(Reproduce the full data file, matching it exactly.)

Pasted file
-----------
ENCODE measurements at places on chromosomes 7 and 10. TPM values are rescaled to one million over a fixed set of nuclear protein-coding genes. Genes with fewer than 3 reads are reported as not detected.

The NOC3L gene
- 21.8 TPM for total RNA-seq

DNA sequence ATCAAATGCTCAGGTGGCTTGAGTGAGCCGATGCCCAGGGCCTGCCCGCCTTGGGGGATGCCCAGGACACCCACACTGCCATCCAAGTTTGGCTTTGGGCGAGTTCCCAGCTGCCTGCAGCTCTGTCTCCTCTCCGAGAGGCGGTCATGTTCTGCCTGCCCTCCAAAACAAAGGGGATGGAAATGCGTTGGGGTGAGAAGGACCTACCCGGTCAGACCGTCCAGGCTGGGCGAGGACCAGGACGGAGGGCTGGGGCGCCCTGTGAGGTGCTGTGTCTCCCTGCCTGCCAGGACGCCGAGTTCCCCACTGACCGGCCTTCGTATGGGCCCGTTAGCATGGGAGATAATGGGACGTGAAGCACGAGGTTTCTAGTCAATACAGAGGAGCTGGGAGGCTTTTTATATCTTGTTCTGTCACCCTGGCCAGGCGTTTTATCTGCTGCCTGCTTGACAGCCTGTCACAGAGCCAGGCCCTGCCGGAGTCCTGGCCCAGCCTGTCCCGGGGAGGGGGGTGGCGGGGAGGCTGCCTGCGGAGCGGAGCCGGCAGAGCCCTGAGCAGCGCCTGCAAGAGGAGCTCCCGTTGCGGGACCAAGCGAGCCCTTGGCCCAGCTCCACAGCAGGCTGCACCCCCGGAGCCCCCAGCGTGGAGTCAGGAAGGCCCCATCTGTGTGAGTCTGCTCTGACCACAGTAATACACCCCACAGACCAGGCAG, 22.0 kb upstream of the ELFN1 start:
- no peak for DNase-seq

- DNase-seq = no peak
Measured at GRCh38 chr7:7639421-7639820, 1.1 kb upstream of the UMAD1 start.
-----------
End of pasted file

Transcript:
ENCODE measurements at places on chromosomes 7 and 10. TPM values are rescaled to one million over a fixed set of nuclear protein-coding genes. Genes with fewer than 3 reads are reported as not detected.

The NOC3L gene
- 21.8 TPM for total RNA-seq

DNA sequence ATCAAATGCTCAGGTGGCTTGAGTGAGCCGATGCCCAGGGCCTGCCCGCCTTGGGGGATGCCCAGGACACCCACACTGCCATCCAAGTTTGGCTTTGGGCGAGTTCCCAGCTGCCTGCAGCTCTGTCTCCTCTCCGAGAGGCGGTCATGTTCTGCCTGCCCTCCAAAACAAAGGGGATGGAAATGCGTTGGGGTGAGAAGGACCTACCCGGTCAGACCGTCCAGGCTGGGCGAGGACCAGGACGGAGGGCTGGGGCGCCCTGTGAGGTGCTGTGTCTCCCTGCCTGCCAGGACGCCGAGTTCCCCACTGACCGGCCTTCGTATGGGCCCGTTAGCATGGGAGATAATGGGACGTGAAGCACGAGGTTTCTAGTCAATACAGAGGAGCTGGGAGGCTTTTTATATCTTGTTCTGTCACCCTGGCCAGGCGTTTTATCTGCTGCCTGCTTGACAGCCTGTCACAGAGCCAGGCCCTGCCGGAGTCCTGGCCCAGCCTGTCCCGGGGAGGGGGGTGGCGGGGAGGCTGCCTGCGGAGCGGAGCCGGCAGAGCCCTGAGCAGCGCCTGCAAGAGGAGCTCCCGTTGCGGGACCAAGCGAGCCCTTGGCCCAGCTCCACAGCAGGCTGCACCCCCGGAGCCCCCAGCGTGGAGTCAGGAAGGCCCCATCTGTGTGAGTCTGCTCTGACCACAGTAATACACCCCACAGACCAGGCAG, 22.0 kb upstream of the ELFN1 start:
- no peak for DNase-seq

- DNase-seq = no peak
Measured at GRCh38 chr7:7639421-7639820, 1.1 kb upstream of the UMAD1 start.